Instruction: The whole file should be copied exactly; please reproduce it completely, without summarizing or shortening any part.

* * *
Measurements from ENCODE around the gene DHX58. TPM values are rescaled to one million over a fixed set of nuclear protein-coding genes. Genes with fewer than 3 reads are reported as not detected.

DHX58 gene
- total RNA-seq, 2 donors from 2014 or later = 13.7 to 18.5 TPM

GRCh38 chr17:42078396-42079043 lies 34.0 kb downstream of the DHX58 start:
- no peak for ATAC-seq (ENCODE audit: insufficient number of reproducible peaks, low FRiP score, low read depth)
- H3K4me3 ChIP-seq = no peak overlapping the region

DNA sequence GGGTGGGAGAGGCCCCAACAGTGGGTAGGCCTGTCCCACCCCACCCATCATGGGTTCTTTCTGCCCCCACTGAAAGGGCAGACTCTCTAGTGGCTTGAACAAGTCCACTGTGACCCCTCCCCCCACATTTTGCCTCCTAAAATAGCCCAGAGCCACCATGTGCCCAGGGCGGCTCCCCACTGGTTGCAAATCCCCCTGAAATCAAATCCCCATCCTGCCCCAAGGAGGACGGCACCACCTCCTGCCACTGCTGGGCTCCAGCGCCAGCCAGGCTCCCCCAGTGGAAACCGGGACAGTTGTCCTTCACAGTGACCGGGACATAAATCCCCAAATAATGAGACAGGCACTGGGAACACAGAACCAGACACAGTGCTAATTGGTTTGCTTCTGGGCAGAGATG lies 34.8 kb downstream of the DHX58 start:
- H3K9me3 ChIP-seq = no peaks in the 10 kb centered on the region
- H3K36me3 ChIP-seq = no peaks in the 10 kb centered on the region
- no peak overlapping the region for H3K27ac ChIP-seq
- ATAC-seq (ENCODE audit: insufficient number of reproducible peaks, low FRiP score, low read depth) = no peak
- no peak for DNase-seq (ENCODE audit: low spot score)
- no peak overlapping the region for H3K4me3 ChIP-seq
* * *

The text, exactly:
Measurements from ENCODE around the gene DHX58. TPM values are rescaled to one million over a fixed set of nuclear protein-coding genes. Genes with fewer than 3 reads are reported as not detected.

DHX58 gene
- total RNA-seq, 2 donors from 2014 or later = 13.7 to 18.5 TPM

GRCh38 chr17:42078396-42079043 lies 34.0 kb downstream of the DHX58 start:
- no peak for ATAC-seq (ENCODE audit: insufficient number of reproducible peaks, low FRiP score, low read depth)
- H3K4me3 ChIP-seq = no peak overlapping the region

DNA sequence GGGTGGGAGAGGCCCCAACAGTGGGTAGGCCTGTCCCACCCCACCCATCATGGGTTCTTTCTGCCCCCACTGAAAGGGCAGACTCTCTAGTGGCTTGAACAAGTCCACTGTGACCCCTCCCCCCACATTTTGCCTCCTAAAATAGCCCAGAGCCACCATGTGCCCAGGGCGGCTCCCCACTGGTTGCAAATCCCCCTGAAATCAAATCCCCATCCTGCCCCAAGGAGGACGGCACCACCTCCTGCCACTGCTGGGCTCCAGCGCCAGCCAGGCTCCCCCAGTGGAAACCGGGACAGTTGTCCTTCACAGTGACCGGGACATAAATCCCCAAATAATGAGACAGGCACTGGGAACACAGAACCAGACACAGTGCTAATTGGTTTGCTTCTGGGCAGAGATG lies 34.8 kb downstream of the DHX58 start:
- H3K9me3 ChIP-seq = no peaks in the 10 kb centered on the region
- H3K36me3 ChIP-seq = no peaks in the 10 kb centered on the region
- no peak overlapping the region for H3K27ac ChIP-seq
- ATAC-seq (ENCODE audit: insufficient number of reproducible peaks, low FRiP score, low read depth) = no peak
- no peak for DNase-seq (ENCODE audit: low spot score)
- no peak overlapping the region for H3K4me3 ChIP-seq